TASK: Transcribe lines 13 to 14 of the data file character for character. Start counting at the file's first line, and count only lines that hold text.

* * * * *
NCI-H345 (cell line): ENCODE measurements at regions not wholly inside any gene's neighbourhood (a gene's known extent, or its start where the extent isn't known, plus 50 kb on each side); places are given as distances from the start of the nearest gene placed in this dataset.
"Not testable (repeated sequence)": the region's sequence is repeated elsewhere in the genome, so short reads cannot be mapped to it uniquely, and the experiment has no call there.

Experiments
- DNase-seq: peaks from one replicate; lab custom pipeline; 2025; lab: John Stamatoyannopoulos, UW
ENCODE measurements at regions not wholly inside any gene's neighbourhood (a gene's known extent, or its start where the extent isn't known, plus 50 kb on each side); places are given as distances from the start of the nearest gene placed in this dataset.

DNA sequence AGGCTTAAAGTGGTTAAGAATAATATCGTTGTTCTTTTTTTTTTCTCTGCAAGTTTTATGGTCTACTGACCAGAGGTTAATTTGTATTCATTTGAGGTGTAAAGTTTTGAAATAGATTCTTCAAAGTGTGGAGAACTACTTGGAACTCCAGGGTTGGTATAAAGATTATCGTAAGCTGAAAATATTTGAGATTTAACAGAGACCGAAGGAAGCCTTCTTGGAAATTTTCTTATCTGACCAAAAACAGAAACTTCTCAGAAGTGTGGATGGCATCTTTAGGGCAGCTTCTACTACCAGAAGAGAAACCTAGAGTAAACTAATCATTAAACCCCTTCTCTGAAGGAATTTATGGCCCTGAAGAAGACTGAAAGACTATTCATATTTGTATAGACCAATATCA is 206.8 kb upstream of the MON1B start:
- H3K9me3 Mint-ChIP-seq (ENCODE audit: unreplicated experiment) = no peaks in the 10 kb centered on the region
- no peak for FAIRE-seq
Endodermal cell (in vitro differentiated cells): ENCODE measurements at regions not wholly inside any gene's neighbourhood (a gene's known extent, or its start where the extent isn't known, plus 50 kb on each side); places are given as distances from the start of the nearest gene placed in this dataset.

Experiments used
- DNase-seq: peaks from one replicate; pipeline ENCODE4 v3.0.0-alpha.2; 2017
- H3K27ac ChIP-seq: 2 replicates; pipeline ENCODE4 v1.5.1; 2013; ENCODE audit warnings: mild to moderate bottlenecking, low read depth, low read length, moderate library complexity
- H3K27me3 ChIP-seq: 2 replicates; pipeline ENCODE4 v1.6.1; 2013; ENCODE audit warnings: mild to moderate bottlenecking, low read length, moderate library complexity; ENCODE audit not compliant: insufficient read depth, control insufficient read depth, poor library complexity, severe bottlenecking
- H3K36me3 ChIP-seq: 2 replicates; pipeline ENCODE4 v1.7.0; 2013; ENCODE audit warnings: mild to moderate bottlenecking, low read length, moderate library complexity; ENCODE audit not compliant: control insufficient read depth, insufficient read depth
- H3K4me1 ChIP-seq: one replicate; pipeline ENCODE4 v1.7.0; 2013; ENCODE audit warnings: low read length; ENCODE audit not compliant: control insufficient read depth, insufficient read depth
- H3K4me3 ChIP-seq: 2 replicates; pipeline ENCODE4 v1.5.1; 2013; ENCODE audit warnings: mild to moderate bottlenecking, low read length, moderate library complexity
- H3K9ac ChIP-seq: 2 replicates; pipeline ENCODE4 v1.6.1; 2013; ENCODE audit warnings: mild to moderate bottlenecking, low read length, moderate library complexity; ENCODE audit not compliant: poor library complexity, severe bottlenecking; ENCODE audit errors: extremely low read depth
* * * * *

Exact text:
- H3K27me3 ChIP-seq: 2 replicates; pipeline ENCODE4 v1.6.1; 2013; ENCODE audit warnings: mild to moderate bottlenecking, low read length, moderate library complexity; ENCODE audit not compliant: insufficient read depth, control insufficient read depth, poor library complexity, severe bottlenecking
- H3K36me3 ChIP-seq: 2 replicates; pipeline ENCODE4 v1.7.0; 2013; ENCODE audit warnings: mild to moderate bottlenecking, low read length, moderate library complexity; ENCODE audit not compliant: control insufficient read depth, insufficient read depth